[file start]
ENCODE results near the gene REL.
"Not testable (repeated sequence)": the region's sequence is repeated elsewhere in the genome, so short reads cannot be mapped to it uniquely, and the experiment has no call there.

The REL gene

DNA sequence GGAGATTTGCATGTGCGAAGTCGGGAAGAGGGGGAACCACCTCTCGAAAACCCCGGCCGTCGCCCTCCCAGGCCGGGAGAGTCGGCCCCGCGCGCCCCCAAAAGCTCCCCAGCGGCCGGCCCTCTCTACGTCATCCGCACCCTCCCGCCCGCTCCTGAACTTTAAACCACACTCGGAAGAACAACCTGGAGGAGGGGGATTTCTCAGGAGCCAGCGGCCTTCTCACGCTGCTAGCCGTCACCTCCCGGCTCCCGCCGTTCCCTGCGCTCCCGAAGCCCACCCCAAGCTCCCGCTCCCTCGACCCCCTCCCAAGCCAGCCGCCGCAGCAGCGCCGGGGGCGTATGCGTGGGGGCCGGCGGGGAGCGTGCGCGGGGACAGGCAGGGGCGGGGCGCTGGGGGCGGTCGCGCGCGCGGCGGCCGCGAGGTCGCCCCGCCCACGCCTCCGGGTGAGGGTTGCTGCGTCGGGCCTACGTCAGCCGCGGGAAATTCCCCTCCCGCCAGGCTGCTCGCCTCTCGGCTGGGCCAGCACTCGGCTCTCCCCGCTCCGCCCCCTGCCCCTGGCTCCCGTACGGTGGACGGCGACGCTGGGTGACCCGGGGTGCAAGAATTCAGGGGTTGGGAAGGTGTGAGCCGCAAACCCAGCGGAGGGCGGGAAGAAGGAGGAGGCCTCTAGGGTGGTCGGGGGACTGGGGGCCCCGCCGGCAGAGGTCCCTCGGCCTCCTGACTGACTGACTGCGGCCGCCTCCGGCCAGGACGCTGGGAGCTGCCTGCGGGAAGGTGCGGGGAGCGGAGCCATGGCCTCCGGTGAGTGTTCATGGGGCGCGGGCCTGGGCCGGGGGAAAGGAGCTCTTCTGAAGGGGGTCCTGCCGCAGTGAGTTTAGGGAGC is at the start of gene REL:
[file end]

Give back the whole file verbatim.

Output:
ENCODE results near the gene REL.
"Not testable (repeated sequence)": the region's sequence is repeated elsewhere in the genome, so short reads cannot be mapped to it uniquely, and the experiment has no call there.

The REL gene

DNA sequence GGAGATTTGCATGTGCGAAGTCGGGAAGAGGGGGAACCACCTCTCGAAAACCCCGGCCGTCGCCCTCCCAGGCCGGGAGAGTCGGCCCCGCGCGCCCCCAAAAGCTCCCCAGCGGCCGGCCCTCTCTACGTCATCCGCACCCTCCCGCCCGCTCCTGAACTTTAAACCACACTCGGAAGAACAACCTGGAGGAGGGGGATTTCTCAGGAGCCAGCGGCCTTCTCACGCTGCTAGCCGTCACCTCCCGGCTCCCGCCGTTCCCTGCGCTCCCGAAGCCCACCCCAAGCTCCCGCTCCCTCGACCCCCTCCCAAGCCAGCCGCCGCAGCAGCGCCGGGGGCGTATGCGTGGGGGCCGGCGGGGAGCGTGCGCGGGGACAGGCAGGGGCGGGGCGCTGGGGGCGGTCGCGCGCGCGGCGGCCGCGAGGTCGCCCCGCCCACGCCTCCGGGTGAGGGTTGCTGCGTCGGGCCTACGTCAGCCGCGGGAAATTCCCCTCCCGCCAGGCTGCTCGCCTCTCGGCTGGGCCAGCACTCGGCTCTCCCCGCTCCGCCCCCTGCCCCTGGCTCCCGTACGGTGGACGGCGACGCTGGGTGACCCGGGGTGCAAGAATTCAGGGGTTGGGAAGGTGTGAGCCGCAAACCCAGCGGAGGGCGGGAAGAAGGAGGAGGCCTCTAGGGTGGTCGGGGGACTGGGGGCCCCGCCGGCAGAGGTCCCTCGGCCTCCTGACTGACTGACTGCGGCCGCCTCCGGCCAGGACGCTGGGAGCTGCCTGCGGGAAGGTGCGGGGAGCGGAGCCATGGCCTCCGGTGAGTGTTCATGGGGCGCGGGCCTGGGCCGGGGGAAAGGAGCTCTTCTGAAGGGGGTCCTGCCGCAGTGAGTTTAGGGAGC is at the start of gene REL: